This page is
intended to resolve any questions or concerns that you may have concerning the nature of Martial Arts training.
Should you feel the need to contact us directly for a more detailed explanation on any of the questions or concerns
herein, or not listed, please feel free to contact us directly via email or telephone at (909)989-1400
arts looks so violent, what exactly will you be teaching my child?
Many people look at the martial arts as a way of fighting. Actually it is quite the opposite. Students are taught
that fighting is always the last resort, and it is far better to try to manage conflict with words, and responsible conversation
rather than resorting to physical conflict. There are those times however when there are no other alternatives.
For this reason, students are taught to maintain a safe distance, and to react to their opponents negative motion,
rather than waiting to be struck. This obviously requires practice, and eventually becomes instinctive.
Will Martial Arts training make me or my child more aggressive?
At UMAC, we focus primarily on character development, Depending on the existing traits that you or your child
currently posses, our programs will enhance your overall balance of assertiveness, in a positive manner.
Question: Being that you focus primarily on character traits, will my
child be capable of defending himself?
Answer: Yes! You, or your child
will be taught realistic, practical self defense with a realistic approach. However, physical conflict is always urged
to be the last resort. Students are taught to defuse conflict rather than escalate it. At the same time, they are taught to
react to their opponents negative motion, rather than to wait until they are struck.
I am concerned that my child will misuse what they are being taught. How do you safeguard against them abusing
their newfound skills?
Answer: Our instructors are taught to teach our
programs in a manner that will promote responsible behavior. Students are strongly discouraged to misuse their Martial Arts
skills. In the event a student misuses their martial arts training, they are counselled on trying to find a better solution
to manage conflict besides striking their opponent. Students are taught to never strike in anger.
How long will it take for my child to become proficient in his/her martial arts skills to the point where they
can defend themselves?
Answer: It is virtually impossible to estimate precisely
when a person will become proficient in their skills. However, most students gain the ability for basic self defense rather
quickly. There are several factors to consider in gaining a true understanding of proficiency, including but not limited to
the frequency of training, the mind set of the individual. For example, some people are gifted athletes and are capable of
adapting to physical demands rather quickly whereas others require a bit more training to reach their potential.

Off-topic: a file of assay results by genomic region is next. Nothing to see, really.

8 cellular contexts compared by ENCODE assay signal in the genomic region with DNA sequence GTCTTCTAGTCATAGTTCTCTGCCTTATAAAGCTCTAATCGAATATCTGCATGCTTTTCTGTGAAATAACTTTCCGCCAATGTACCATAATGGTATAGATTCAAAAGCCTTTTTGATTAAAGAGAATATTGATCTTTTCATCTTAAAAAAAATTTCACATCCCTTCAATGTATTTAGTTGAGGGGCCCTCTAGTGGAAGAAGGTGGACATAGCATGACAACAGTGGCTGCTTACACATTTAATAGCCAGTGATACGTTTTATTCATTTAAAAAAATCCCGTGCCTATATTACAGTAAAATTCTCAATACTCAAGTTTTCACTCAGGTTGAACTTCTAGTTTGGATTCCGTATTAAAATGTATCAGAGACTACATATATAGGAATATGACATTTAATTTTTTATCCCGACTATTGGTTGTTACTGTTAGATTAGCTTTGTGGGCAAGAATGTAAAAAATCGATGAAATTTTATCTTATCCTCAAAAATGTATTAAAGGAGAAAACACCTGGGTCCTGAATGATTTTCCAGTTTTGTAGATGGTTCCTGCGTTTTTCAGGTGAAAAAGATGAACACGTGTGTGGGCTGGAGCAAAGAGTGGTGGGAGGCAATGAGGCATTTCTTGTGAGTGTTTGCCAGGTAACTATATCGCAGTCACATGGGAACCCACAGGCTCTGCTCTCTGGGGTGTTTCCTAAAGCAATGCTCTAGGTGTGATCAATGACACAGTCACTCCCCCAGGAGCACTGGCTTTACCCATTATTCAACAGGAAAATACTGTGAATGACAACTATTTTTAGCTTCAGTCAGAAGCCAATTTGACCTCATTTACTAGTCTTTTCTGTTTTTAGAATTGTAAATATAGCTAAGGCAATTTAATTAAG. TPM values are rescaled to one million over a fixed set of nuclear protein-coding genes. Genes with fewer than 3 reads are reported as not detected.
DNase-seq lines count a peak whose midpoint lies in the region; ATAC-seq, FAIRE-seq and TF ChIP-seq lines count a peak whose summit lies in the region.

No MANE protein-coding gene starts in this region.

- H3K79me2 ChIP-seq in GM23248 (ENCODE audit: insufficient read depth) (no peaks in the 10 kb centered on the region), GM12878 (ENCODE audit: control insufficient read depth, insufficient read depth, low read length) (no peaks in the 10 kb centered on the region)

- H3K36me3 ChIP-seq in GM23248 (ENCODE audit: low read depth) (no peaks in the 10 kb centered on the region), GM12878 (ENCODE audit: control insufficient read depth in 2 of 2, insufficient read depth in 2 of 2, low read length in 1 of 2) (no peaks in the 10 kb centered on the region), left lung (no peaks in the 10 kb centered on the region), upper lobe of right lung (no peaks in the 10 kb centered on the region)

Question: How long will it take to get to the Black Belt?
Each student is an individual, with individual needs, and abilities. There is no set time frame to achieve the
rank of Black belt. We do use a guide line of 35 to 50 hours of training at each rank until the student gets closer to the
rank of black belt. Once a student has displayed excellent communication skills, as well as leadership abilities, the student
is invited to assist in teaching. This solidifies their skills, and abilities as well as builds their confidence. An average
time frame to achieve the rank of Black Belt would be any where from 4 to 6 years, providing the student stays on track and
Question: I hear that Martial arts training is very good for the development
of self-discipline, self-esteem and self confidence. How do you instill these character traits in your students?
Answer: One of the first things you may notice about our facility is that there are no trophies
in our lobby. Over the last several years we have done extensive research on why parents bring their children in for martial
arts classes. We have learned that the number one reason why parents will seek martial arts training for their children is
to help them develop a higher sense of self-esteem. One of the worst things you can do for a child with a low self esteem
is to subject him to the pressure of having to meet a higher criteria like winning trophies. The first thing this type of
student says to them self when they see all the trophies in a martial arts studio is "Wow these guys must be good!"
The very next thought through this person's mind is "I could never be that good." By removing the trophies from
the lobby it completely removes the element of expectation from the students mind set, thus helping the student focus more
on the other aspects of martial arts training.